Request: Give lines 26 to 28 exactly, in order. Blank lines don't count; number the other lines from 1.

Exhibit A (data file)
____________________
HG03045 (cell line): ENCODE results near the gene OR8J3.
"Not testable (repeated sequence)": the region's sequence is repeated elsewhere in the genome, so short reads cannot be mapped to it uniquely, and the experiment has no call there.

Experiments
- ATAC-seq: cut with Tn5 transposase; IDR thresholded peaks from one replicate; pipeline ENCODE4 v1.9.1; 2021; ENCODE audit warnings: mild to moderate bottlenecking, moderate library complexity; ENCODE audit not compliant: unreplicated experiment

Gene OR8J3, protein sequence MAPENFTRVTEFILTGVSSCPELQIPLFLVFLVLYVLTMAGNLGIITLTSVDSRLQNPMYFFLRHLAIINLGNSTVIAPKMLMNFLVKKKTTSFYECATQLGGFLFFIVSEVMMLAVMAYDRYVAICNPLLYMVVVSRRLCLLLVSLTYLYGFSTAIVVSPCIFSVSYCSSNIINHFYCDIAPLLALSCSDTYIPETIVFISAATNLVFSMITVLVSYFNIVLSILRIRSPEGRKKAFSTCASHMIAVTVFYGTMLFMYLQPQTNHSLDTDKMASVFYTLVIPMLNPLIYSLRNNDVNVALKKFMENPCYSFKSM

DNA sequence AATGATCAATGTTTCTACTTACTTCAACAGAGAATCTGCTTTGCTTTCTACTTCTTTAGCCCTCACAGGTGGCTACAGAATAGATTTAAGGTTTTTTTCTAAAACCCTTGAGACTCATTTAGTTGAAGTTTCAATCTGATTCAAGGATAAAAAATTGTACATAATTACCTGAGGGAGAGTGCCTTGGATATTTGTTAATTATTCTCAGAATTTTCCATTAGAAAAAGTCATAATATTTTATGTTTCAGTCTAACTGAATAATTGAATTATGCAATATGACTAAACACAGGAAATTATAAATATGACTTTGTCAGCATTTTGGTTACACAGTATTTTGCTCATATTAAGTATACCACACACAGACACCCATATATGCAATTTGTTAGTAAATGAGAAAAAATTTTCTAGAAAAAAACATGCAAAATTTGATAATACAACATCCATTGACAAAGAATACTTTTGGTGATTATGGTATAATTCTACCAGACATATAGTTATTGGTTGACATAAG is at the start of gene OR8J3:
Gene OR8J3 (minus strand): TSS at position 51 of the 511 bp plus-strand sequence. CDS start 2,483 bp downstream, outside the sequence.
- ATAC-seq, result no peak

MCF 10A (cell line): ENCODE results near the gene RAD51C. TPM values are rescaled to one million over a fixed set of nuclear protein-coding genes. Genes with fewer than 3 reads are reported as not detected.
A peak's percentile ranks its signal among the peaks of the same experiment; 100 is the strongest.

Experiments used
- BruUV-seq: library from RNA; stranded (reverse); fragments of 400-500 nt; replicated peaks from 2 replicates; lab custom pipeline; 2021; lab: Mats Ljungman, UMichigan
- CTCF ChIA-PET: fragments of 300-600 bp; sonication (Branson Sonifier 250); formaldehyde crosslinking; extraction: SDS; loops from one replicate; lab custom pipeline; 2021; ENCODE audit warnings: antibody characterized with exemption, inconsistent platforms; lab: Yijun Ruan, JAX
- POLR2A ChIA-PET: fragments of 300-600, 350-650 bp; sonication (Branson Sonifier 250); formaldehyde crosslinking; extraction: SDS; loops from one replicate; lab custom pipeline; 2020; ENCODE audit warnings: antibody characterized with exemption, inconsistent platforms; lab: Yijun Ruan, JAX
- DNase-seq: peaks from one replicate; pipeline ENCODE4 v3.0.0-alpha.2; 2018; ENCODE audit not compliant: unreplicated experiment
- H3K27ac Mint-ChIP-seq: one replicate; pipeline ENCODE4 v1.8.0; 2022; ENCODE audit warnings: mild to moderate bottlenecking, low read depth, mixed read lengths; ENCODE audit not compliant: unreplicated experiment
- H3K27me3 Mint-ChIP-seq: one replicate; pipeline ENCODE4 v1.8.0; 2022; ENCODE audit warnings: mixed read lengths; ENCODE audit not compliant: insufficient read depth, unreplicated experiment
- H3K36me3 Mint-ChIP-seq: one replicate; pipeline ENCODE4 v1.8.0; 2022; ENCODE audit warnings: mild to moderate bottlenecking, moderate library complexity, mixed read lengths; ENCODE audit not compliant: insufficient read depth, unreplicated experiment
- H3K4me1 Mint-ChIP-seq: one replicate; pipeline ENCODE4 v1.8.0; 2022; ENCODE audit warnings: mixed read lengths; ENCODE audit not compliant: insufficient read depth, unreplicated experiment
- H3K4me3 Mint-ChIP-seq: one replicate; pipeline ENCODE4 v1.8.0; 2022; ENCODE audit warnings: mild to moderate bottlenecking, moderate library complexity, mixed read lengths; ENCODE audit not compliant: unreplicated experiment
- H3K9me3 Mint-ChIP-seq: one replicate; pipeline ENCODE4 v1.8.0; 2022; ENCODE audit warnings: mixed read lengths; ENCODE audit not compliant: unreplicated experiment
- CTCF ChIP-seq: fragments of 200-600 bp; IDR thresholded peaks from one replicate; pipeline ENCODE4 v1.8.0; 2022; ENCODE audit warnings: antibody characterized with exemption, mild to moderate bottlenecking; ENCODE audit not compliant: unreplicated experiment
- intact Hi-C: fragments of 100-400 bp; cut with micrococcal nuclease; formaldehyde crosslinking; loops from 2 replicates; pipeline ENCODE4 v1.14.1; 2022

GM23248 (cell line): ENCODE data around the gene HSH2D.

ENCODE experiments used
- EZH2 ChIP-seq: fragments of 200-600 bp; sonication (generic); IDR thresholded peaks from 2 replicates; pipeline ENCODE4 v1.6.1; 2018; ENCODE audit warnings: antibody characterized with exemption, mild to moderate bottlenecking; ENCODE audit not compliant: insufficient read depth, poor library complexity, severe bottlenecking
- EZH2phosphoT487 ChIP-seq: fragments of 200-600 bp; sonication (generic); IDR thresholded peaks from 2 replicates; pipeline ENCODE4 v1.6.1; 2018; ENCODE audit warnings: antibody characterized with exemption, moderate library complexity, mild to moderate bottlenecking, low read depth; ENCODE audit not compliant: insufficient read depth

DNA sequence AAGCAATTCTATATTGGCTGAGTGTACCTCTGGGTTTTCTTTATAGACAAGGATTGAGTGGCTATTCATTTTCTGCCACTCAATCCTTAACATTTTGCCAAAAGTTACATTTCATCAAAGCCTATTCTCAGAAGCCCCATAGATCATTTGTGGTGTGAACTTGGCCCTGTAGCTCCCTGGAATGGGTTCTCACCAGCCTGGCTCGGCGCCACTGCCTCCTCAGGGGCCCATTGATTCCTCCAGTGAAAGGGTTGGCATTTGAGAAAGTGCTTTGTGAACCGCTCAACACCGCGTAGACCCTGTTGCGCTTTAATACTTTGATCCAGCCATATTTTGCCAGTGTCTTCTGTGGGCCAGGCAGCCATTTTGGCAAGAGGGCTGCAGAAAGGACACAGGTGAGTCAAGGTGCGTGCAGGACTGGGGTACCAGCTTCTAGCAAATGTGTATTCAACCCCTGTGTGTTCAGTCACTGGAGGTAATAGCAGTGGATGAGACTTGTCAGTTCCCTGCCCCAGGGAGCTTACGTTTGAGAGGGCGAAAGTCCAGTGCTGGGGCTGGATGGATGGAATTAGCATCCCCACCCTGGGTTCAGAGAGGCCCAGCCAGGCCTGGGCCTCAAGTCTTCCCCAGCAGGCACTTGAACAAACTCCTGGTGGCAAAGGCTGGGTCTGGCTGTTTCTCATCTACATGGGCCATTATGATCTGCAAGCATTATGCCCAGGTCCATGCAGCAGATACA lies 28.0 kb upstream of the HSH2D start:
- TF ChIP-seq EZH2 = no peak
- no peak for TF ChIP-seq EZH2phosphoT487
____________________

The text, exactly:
- EZH2 ChIP-seq: fragments of 200-600 bp; sonication (generic); IDR thresholded peaks from 2 replicates; pipeline ENCODE4 v1.6.1; 2018; ENCODE audit warnings: antibody characterized with exemption, mild to moderate bottlenecking; ENCODE audit not compliant: insufficient read depth, poor library complexity, severe bottlenecking
- EZH2phosphoT487 ChIP-seq: fragments of 200-600 bp; sonication (generic); IDR thresholded peaks from 2 replicates; pipeline ENCODE4 v1.6.1; 2018; ENCODE audit warnings: antibody characterized with exemption, moderate library complexity, mild to moderate bottlenecking, low read depth; ENCODE audit not compliant: insufficient read depth

DNA sequence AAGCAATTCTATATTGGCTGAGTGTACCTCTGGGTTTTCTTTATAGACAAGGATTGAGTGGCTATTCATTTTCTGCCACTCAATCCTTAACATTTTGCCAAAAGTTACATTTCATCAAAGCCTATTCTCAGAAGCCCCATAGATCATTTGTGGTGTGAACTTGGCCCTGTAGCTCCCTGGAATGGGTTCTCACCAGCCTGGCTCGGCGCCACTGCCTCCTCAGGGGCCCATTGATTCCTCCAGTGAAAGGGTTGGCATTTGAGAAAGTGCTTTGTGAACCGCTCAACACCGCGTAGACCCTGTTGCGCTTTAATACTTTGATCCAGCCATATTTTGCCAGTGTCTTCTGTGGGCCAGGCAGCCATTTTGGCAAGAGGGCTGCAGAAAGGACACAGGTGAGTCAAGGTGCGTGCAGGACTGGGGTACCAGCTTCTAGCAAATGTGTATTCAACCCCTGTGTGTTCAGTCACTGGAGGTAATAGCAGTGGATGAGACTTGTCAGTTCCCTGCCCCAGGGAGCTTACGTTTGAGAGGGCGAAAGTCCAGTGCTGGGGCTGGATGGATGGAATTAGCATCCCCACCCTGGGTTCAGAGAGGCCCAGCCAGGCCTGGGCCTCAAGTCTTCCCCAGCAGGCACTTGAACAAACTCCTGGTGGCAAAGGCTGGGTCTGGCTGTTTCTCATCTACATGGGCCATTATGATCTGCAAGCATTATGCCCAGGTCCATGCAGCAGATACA lies 28.0 kb upstream of the HSH2D start: